MS. NULAND: Well, the Secretary also spoke to this just now at the Saban Center, and she made clear that we – as she has said since Istanbul a week ago, that we are not opposed to meeting anywhere, anytime, in any format where we can talk about the post-Assad transition and where the group is assembled to consider how to move forward based on the principles that she laid out, that Assad has to leave power, he has to leave Syria; we’re talking about a democratic process that represents the interests of all Syrians and protects all of their rights.

QUESTION: Do you have any kind of –

QUESTION: She also said it was a red line.

QUESTION: She ruled out accepting Iran --

MS. NULAND: She said –

QUESTION: She said – she told Kofi Annan –

MS. NULAND: -- Iran participating is a red line. She said that in Istanbul. That didn’t – hasn’t changed.

QUESTION: She actually –

MS. NULAND: Thank you for adding to my points there, which I had meant to say.

Please, behind you. Still --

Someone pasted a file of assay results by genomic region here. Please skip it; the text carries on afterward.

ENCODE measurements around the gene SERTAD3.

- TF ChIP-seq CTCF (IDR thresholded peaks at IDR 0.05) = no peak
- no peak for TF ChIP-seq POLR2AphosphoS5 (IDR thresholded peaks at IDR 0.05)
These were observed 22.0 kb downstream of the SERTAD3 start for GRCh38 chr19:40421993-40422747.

QUESTION: The Russians are continuing to supply weaponry and are essentially at least partially culpable for all of this death. Is anything being done to punish them at this point, other than just saying, “We want you to stop, we want you to stop”? It doesn’t seem like that part is working. Is there any movement towards anything more tangible?

MS. NULAND: Well, again, I think we are all making the point in the international community that they are on the wrong side with regard to this set of issues. And we are – we have people in – we’ve had people in Moscow in the last week making these points again, and we will continue to do so.

QUESTION: Has she talked to Foreign Secretary Lavrov – Foreign Minister Lavrov since her phone call from Tromso, Norway?